When the Nazi German military forces retreated after the siege of Leningrad, they had the residence intentionally destroyed, leaving only the hollow shell of the palace behind. Prior to the World War Two, the Russian archivists managed to document a fair amount of the contents, which proved of great importance in reconstructing the palace. Although the largest part of the reconstruction was completed in time for the Tercentenary of St Petersburg in 2003, much work is still required to restore the palace to its former glory. In order to attract funds, the administration of the palace has leased the Grand Hall to such high-profile events as Elton John's concert for the elite audience in 2001 and the 2005 exclusive party which featured the likes of Bill Clinton, Tina Turner, Whitney Houston, Naomi Campbell, and Sting.

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Monday, July 28, 2014

Johann Sebastian Bach ~~~ March 31, 1685 ~~~ July 28, 1750

Johann Sebastian Bach (31 March 1685 [O.S. 21 March] – 28 July 1750) was a German composer, organist, harpsichordist, violist, and violinist whose ecclesiastical and secular works for choir, orchestra, and solo instruments drew together the strands of the Baroque period and brought it to its ultimate maturity. Although he did not introduce new forms, he enriched the prevailing German style with a robust contrapuntal technique, an unrivaled control of harmonic and motivic organisation, and the adaptation of rhythms, forms and textures from abroad, particularly from Italy and France.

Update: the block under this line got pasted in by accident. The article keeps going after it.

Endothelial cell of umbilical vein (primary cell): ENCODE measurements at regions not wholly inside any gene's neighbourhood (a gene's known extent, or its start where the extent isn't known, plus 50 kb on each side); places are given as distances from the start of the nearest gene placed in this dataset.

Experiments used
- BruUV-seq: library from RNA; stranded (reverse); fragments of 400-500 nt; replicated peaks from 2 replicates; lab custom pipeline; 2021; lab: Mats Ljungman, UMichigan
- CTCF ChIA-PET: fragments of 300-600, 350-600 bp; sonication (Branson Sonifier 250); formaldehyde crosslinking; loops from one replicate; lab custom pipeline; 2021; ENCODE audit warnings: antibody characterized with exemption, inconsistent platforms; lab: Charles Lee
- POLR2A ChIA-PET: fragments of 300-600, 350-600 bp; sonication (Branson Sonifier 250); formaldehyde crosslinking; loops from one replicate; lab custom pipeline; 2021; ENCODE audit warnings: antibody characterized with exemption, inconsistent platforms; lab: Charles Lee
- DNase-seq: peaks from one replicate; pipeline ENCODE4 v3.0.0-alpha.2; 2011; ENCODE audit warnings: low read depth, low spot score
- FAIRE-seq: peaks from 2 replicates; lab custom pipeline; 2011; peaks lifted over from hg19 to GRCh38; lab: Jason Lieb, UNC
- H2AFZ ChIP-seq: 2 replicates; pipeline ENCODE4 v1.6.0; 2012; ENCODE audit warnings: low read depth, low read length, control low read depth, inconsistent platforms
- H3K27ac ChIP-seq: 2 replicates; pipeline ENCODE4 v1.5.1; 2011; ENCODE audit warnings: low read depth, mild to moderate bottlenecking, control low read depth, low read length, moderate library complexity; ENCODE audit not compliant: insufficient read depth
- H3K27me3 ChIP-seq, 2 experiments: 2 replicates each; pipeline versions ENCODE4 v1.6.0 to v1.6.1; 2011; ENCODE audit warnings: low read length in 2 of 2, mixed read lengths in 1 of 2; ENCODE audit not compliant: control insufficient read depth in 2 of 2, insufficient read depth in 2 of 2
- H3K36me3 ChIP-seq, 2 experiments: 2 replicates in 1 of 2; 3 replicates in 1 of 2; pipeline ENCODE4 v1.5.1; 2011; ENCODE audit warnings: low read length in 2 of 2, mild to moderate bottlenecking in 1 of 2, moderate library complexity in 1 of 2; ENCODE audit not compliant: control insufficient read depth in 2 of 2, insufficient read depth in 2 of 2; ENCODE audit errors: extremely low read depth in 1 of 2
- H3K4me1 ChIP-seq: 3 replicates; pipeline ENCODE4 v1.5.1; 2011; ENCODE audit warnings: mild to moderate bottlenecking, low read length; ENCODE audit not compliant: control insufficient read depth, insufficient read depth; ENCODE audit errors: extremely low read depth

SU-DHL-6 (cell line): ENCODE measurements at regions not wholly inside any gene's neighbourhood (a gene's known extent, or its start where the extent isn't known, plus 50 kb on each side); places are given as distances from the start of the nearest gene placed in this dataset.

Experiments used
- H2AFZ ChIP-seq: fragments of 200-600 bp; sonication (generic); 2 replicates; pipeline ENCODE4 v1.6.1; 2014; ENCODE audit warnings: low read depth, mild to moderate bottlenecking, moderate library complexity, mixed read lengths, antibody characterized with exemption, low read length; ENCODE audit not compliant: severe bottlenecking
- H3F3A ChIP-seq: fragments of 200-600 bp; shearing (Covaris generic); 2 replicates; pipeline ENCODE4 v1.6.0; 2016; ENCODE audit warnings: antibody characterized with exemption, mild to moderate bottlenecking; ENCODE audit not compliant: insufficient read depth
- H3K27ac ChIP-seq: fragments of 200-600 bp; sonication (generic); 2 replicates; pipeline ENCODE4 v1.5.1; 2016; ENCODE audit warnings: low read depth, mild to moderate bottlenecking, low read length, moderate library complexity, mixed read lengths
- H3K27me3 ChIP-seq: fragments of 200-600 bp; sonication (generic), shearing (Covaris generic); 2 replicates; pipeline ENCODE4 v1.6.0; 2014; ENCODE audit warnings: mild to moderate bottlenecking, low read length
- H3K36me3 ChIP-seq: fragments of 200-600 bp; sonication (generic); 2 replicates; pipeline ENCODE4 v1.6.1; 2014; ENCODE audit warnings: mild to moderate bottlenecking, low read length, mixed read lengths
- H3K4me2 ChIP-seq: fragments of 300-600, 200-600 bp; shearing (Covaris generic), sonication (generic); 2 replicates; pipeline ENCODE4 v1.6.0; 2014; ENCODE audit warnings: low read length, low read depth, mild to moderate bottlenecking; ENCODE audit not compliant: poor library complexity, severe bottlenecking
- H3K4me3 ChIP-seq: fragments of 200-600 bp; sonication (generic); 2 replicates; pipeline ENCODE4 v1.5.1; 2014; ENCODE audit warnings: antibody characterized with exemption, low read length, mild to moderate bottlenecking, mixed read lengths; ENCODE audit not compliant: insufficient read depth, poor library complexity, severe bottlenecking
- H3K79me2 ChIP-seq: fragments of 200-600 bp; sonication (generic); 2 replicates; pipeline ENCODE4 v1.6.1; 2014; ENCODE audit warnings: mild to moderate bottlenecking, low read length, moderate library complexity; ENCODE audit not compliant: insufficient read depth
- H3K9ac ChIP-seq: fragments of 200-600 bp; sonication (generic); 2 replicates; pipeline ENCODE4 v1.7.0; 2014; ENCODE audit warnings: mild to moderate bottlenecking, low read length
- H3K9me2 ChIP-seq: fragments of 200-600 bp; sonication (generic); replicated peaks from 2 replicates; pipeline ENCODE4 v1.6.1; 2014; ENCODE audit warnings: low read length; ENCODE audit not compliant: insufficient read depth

Revered for their intellectual depth, technical command and artistic beauty, Bach's works include the Brandenburg concertos, the Goldberg Variations, the Partitas, The Well-Tempered Clavier, the Mass in B Minor, the St Matthew Passion, the St John Passion, the Magnificat, The Musical Offering, The Art of Fugue, the English and French Suites, the Sonatas and Partitas for solo violin, the Cello Suites, more than 200 surviving cantatas, and a similar number of organ works, including the celebrated Toccata and Fugue in D minor and Passacaglia and Fugue in C minor.

Bach's abilities as an organist were highly respected throughout Europe during his lifetime, although he was not widely recognised as a great composer until a revival of interest and performances of his music in the first half of the 19th century. He is now regarded as the supreme composer of the Baroque, and as one of the greatest of all time.

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My Dennis loved the Bach suites for unaccompanied 'cello, originally written for viola da gamba. Yo-Yo Ma's recordings were some of the last sounds he heard. I had Greg, a fellow Bohemian, play a sarabande at his funeral at Grace Cathedral from the font before the procession. Someday I may work on them again.

Jacqueline "Jackie" Lee Bouvier Kennedy Onassis ~ July 28, 1929 ~ May 19, 1994